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Around Taklamakan, photo essay by Raphaël Fournier

Hotan, Xinjiang, China, 26/03/2015 – A Uighur man standing on Hotan main square as members of the People’s Liberation Army are walking behind him. The statue on the left shows Mao Zedong shaking hands with an old Uighur named Kurban Tulum who travelled miles on his donkey to congratulate Mao Zedong. © Raphaël Fournier / Divergence

Around Taklamakan, photo essay by Raphaël Fournier / Divergence

The province of Xinjiang (new frontier in chinese) is located in the far western region of China, it is the biggest province of the country and it is bordering 8 other countries such as Tajikistan and Afghanistan or India and Mongolia. Xinjiang has a long history of discord between China’s authorities and the Uighur ethnic minority. The Uighurs of Xinjiang are one of 55 minorities in China and they are ethnically and historically closer to the Muslim Turkic group of Central Asia. There are 7 different ethnic groups living in Xinjiang including the Uighurs, the Han, the Kazakhs etc.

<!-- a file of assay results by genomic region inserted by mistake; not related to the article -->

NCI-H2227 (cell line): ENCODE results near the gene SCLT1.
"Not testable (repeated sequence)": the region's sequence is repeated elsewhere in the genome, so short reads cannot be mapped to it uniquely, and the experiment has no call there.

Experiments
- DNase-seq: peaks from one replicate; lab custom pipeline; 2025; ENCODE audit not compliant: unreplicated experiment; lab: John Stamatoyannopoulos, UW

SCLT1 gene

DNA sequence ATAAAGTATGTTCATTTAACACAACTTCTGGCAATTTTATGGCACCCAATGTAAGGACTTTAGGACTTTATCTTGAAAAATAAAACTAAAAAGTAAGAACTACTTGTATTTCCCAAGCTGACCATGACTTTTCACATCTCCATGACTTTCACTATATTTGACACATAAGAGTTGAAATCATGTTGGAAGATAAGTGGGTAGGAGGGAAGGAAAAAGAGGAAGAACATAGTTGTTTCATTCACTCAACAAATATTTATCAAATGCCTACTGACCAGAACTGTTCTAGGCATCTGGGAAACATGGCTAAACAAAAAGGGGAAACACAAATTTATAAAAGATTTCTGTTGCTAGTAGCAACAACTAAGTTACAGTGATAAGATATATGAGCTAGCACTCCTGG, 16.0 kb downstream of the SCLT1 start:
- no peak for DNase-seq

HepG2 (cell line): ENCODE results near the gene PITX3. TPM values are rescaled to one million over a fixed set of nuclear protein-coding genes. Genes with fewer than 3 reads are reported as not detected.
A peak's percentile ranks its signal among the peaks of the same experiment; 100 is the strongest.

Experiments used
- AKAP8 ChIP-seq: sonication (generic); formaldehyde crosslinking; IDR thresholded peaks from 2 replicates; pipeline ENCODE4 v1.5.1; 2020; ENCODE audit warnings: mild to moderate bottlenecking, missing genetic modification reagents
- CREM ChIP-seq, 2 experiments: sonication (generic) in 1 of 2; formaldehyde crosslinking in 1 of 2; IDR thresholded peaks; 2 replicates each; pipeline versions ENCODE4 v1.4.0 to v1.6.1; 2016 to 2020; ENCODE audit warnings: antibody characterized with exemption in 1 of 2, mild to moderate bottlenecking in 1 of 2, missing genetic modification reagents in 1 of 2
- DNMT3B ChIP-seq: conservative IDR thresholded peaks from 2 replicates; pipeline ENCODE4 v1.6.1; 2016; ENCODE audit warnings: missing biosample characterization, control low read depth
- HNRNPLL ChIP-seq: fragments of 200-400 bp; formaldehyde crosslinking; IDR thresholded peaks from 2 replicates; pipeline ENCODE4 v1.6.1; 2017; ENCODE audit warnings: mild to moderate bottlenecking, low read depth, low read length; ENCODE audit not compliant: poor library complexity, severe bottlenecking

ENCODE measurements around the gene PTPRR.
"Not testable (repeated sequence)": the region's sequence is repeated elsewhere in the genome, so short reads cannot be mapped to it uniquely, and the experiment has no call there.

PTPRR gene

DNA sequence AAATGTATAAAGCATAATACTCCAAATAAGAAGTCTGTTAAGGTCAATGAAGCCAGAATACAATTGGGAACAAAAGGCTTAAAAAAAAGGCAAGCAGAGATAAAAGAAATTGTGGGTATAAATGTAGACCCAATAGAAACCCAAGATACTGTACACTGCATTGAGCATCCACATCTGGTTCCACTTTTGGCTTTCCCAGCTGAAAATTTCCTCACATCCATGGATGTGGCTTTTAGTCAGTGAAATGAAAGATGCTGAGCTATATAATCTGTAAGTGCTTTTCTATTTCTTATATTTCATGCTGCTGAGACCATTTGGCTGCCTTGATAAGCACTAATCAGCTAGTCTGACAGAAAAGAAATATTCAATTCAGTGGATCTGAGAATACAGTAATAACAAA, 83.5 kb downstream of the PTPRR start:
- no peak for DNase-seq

As Xinjiang is a significant source of raw material and energy (40% of China’s coal), the central governement of China has been working hard on controlling and exploiting the resource rich Xinjiang by establishing a tight social, cultural and religious regulation system and by resettling millions of eastern Han chinese (the ethnic majority in China) into the wild western region of Xinjiang. It is called the « Go west » campaign. This continuous colonization influx of Han migrants has followed the extension of the Chinese railway from Urumqi to Kashgar in the West (in 1999) and from Kashgar to Hotan in the South (in 2011) around the Taklamakan desert. These infrastructural investments have led to a significant demographic shift as the share of Uighurs is in constant decline (Han chinese counts now for 55% of Xinjiang total population as the Uighurs used to account for 90% of the total population when Mao Zedong took power in 1949). As Han chinese immigrants come with hopes of making a new and better life, Uighurs suffer from the Chinese influence and discrimination at different levels, especially in education, employment, language and religion. They must adapt to the chinese way and forget their roots or be left behind.